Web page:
Donetsk rabbi opens summer camp for Ukrainian war refugees

“In Ukraine the need for these summer respites is most acute. These are Jews in crisis," grandmother at camp says.

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August 7, 2015 04:00
3 minute read.
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SMILING CHILDREN enjoying the Tikva camp for displaced Jews in eastern Ukraine. . (photo credit: DONETSK JEWISH COMMUNITY)

 
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Pinchas Vishedski, the refugee rabbi of the separatist stronghold of Donetsk, has organized a free summer camp for internally displaced Jews from eastern Ukraine in Koncha- Zaspa, just outside Kiev, in an effort to provide them with a similar vacation experience to that enjoyed by people in countries not wracked by civil war.

Around 100 people, some 40 children and 60 adults, are enrolled at the Tikva camp, Nadiya Goncharuk, the rabbi’s assistant, said.

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“Most of the people who are at the camp are refugees that are now living in a different cities throughout Ukraine.

Refugees relocated to places like Kiev, Cherkassy, Dnepropetrovsk and others are now all here together,” she said.

The name Tikva, which means hope in Hebrew, is “very symbolic.... because many people have lost hope and feel down and have doubts. However with this name we want to spread the message that God is always with us and that we will be all right and live past these hard times. We have to believe and thank God for each new day.”

Located in a forest next to a river, the camp provides sports activities, lectures, swimming, computer classes and psychological counseling for those traumatized by the conflict that has displaced the overwhelming majority of Jews from the affected areas.

“This time of year is usually when people have time to take a break. And therefore, if any regular person must take a break, all the more so those who have been through such a difficult year and still have not started their lives again in an organized manner need one,” Vishedski explained.



“We’re talking about people who used to live in beautiful apartments, their homes had nice furniture, and now live in rented apartments that aren’t always the right size, so therefore such people deserve to have time to just take a break during the summer like everyone else.”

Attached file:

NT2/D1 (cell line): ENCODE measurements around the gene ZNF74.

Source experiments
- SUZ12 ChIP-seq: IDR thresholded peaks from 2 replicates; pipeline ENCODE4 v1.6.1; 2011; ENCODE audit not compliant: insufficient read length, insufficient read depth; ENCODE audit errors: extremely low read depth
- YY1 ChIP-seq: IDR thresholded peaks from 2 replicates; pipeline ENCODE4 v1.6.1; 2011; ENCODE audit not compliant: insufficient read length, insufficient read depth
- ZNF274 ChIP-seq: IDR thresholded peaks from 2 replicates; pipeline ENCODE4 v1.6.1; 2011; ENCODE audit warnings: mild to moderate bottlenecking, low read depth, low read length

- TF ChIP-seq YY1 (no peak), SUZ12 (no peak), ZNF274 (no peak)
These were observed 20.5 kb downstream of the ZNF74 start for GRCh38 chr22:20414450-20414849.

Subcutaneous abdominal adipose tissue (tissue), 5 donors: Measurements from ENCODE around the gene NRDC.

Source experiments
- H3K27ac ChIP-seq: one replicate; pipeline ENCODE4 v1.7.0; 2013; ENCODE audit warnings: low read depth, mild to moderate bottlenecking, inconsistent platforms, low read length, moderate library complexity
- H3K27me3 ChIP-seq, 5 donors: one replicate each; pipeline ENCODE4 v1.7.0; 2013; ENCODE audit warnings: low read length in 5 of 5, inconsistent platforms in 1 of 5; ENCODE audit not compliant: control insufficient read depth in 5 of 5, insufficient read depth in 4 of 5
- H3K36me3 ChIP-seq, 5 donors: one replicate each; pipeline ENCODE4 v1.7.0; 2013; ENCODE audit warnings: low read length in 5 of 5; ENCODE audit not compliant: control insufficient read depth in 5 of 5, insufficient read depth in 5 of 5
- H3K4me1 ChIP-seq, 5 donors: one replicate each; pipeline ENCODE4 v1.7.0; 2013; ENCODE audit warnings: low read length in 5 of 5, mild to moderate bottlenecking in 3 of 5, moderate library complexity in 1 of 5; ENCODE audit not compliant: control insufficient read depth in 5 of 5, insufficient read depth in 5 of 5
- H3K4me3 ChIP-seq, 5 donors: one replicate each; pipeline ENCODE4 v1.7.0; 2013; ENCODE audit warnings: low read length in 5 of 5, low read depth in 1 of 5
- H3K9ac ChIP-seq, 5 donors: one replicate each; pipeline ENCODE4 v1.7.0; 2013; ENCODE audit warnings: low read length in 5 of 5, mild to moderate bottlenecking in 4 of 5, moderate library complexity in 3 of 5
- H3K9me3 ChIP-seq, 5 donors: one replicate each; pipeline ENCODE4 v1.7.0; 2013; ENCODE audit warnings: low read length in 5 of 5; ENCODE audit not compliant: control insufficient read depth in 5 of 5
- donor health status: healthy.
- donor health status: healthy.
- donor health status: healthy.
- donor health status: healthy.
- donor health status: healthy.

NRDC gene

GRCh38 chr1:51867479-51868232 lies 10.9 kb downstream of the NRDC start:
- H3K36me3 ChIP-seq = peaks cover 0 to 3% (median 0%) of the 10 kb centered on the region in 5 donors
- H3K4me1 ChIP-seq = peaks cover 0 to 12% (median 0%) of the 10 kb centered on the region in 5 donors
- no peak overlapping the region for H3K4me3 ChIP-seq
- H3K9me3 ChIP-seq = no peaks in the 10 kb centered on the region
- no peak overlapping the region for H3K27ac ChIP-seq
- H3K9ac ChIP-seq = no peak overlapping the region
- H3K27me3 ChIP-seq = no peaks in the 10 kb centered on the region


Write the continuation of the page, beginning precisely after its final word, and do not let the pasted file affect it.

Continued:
When one barely has money to cover rent and food in a strange city, paying for a vacation on one’s own is completely impossible, he added. “We thought that idea of taking a break with your kids during the summer could be very important and as it turned out we were right and people are very satisfied and happy.”

Sofia, a grandmother from Donetsk, is living with 11 other people in a cramped apartment in Kharkov. She came to the camp with his daughter, granddaughter, son-in-law and his mother.

“People of all ages, literally from age one, that is my granddaughter, to elder citizens are enjoying themselves here and taking the chance to relax and swim,” she told The Jerusalem Post.

““It was very hard to get to the camp from Donetsk,” said Anna, a refugee who arrived with her 13-year-old son and her middle-aged brother.

“It was hard to get official approval to leave Donetsk, and it was even harder to get papers for my son,” she said, recalling having to pay for papers and the travails of passing through multiple checkpoints in the war zone.

“Imagine coming from a war zone and landing into a fairytale. Many people at the camp are from Donetsk and we have been scattered throughout Ukraine and it’s an amazing feeling to come together and have time to enjoy ourselves together.”

“In Ukraine the need for these summer respites is most acute. These are Jews in crisis.

Whole communities that have been displaced for the first time in 70 years. The world Jewish community must do more to help them,” said Rabbi Yechiel Eckstein of the International Fellowship of Christians and Jews, which provided some of the funding for the camp.

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